A friend is being pressured by her family to marry a guy that she’s casually dating, but doesn’t love. Another recently-married couple is being urged to have kids. Some of my undergrads are being told by their families that they absolutely should - or absolutely must not - consider grad school.
When we’re faced with a big life decision, we often solicit the advice of friends and loved ones (and some contribute unsolicited opinions, too). Unfortunately, all this (often conflicting) advice may just muddy the waters, and make a tough decision tougher. It’s hard to go with your gut, and choose what’s best for you, knowing that some of your significant others are going to disapprove, or feel that you’ve gone against their advice.
When I considered going to grad school to pursue my Ph.D., there were a lot of naysayers. Some of these were people who love me very much, and play significant roles in my life. They expressed concerns that I was “too old” (i.e., not in my twenties?), that the job market was too difficult, that I’d be too far from “home.” I went anyway. Some of my “advisors” have admitted, in hindsight, that they were wrong, or that they should have kept some of these opinions to themselves. But it was hard for me to move forward, knowing that I did not have their approval or support.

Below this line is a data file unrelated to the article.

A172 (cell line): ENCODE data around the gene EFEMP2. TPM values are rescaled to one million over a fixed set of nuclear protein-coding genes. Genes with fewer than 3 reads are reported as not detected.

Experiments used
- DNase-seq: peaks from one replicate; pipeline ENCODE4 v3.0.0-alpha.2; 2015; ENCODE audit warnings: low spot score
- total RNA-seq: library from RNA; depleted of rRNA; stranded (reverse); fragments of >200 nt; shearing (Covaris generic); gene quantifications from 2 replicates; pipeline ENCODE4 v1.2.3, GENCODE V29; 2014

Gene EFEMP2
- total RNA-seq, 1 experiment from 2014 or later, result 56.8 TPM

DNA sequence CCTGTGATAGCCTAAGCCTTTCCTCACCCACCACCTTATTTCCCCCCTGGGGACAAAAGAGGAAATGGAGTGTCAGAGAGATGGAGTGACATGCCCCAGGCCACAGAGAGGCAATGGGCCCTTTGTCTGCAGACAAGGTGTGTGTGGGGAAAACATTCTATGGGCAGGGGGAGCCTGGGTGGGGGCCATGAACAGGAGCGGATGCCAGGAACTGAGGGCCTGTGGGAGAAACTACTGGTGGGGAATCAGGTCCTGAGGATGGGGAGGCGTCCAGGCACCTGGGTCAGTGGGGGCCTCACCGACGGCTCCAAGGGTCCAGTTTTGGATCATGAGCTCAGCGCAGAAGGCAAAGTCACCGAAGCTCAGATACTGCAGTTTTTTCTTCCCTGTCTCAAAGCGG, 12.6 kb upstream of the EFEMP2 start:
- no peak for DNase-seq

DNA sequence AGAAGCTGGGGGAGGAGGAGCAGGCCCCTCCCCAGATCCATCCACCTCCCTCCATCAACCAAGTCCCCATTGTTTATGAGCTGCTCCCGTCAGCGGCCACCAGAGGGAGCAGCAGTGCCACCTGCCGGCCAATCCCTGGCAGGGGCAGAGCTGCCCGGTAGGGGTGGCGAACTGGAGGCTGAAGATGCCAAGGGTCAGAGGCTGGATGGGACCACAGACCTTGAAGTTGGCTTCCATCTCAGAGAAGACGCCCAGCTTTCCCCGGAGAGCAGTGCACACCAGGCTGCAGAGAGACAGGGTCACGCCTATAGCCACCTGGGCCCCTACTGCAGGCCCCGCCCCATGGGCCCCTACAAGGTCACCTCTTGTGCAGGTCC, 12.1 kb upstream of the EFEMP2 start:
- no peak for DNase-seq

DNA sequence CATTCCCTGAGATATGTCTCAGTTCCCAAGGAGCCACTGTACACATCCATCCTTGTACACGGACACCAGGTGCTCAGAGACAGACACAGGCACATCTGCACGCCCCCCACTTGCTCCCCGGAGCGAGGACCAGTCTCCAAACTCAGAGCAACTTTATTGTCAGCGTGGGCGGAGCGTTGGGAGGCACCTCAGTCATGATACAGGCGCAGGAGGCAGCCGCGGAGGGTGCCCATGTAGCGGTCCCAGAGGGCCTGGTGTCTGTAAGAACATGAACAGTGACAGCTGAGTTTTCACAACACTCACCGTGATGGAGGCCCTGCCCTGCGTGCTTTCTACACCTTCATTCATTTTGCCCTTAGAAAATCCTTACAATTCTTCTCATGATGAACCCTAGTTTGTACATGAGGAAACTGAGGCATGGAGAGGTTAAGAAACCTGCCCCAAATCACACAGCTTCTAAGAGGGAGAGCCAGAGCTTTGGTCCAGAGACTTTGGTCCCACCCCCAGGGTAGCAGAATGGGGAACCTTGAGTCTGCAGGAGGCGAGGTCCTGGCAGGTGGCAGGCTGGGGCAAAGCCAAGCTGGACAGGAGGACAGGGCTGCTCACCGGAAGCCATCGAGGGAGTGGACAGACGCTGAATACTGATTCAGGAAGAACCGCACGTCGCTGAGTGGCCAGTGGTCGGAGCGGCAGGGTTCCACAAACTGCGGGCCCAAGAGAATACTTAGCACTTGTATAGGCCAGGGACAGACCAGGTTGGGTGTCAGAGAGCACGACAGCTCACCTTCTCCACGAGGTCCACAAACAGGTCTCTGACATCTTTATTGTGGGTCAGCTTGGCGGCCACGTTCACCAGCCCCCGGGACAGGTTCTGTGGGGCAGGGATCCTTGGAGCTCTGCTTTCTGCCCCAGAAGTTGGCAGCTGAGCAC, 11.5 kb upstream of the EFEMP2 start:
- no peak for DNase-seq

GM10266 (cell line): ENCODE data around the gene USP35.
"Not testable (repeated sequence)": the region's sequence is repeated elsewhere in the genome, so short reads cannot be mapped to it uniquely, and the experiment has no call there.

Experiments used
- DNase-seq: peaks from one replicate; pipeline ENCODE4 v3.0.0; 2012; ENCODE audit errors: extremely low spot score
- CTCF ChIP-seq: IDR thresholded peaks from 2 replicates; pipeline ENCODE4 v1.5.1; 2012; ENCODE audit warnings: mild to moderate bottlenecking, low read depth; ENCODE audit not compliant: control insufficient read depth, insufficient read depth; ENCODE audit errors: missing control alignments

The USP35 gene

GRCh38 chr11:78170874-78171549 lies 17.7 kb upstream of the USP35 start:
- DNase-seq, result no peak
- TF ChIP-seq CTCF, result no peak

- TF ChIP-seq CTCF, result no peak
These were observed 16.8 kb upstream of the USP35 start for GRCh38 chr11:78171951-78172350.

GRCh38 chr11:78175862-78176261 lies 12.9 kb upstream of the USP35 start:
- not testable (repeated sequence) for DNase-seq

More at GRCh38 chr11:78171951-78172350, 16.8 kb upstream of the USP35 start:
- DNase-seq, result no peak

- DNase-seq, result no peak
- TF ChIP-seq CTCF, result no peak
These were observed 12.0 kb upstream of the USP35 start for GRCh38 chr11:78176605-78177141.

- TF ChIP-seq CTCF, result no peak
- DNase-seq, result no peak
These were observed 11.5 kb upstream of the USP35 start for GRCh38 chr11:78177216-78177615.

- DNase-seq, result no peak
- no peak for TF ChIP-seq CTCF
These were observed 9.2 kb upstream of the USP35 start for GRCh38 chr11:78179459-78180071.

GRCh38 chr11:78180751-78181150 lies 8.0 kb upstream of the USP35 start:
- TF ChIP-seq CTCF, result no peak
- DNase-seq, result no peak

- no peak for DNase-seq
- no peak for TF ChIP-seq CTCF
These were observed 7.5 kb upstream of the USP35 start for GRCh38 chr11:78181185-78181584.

It’s difficult to make a big life decision, and I think part of the challenge is putting this “Greek chorus” in its proper place in our heads. Yes, our friends and loved ones will bring up important issues that we should consider, but they may also have their own motives. In the end, we are the ones who will have to live with the consequences of our decisions.
It’s tough to say “I’ve considered your input, but I feel this is the right decision for me.” But you know, my friend doesn’t see herself marrying that guy, and the young couple I mentioned might be ready for kids someday, but not now.
As for grad school, it might just be something that can’t be understood from the outside. And we can support each other.